First call-out for Staithes' new lifeboat
Staithes and Runswick RNLI’s new lifeboat was in action last night just 48 hours after coming into service.
The 35 year-old man had become separated from two colleagues and got lost on the foreshore after descending the 600 ft cliff, the highest on England’s east coast, on a steep scramble known as Rope Walk.
After the alarm was raised to the Coastguard, the Staithes lifeboat launched and located the missing man. Crew member Tim Hurford swam ashore from the lifeboat to see that he was safe, 20 feet above the high tide mark.
Because of the swell and the big rocks under the cliff, helmsman Mark Porritt kept the lifeboat stood off at sea until high tide had safely passed while Coastguards stayed at the top of the cliff.
The four strong volunteer crew returned to Staithes at 3 am this morning (Tuesday).
Sean Baxter, Deputy Launch Authority at the station, said: ‘This is a difficult and dangerous descent at night and we do urge anglers to know their tide times, stay together and ensure they have good communications if they get into trouble. The new lifeboat and crew acquitted themselves admirably in difficult and unpleasant conditions.’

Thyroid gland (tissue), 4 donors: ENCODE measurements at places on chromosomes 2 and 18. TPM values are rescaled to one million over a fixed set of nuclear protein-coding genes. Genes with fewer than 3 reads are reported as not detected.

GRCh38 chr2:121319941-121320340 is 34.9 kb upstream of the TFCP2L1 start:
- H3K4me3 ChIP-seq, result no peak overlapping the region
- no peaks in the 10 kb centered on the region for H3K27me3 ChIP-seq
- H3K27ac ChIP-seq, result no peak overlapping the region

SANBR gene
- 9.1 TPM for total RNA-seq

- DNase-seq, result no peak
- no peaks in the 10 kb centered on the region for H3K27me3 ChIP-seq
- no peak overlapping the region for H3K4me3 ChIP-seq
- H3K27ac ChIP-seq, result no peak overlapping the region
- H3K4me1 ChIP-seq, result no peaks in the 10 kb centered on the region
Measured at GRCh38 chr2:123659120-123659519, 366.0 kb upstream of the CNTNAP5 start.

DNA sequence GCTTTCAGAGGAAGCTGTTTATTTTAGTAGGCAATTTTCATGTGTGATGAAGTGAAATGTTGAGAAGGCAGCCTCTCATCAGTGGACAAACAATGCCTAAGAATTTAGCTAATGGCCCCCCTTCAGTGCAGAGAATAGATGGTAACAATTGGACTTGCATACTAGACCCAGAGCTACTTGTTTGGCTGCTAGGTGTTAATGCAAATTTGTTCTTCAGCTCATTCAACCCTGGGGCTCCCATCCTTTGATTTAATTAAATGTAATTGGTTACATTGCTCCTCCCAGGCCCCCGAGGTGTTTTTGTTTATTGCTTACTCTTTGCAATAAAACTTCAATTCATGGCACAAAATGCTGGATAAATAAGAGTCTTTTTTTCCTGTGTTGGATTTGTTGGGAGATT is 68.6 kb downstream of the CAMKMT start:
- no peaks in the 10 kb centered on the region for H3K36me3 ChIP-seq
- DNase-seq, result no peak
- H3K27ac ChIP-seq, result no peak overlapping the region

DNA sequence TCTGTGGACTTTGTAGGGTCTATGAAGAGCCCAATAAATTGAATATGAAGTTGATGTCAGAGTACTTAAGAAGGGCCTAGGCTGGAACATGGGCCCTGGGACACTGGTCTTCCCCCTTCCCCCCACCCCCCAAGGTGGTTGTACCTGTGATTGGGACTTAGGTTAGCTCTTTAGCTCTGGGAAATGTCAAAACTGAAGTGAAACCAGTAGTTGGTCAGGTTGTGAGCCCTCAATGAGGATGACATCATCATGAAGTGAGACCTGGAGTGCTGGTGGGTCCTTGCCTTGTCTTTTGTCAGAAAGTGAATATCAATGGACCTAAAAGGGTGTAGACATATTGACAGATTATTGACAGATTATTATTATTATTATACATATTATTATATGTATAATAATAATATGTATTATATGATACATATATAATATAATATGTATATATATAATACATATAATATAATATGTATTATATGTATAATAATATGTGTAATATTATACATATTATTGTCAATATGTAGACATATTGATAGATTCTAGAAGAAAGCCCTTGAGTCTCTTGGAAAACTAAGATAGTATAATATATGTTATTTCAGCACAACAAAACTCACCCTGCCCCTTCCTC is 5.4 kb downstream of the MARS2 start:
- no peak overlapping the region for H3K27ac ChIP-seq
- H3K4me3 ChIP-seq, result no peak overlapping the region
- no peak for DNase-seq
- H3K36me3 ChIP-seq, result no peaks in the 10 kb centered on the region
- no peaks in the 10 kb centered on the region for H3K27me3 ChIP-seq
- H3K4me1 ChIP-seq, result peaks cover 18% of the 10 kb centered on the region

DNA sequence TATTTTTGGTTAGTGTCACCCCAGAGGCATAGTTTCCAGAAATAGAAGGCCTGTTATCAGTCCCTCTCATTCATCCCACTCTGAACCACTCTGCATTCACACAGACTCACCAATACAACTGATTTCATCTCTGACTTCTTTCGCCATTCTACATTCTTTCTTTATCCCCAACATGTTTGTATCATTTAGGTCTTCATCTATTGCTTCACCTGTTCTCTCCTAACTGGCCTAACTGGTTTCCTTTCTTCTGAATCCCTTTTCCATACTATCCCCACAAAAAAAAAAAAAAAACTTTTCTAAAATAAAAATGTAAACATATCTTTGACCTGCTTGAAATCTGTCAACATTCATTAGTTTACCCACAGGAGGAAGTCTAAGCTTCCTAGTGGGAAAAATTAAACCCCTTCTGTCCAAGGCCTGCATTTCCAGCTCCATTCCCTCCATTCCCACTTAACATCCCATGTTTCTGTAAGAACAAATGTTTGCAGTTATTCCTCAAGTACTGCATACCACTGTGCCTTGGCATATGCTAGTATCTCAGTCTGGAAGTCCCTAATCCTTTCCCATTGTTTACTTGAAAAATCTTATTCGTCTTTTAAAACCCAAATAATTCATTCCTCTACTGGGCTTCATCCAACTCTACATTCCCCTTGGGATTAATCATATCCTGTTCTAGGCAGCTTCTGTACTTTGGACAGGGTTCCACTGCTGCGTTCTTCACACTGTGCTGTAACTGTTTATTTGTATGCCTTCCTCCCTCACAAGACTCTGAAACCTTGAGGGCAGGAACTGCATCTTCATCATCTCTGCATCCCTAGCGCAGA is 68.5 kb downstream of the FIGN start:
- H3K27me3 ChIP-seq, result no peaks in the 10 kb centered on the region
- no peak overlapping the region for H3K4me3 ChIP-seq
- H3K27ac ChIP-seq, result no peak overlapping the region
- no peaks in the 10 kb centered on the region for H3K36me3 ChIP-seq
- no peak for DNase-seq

Key facts about the RNLI
The RNLI charity saves lives at sea. Its volunteers provide a 24-hour search and rescue service around the United Kingdom and Republic of Ireland coasts. The RNLI operates over 238 lifeboat stations in the UK and Ireland and more than 240 lifeguard units on beaches around the UK and Channel Islands. The RNLI is independent of Coastguard and government and depends on voluntary donations and legacies to maintain its rescue service. Since the RNLI was founded in 1824, its lifeboat crews and lifeguards have saved over 142,700 lives.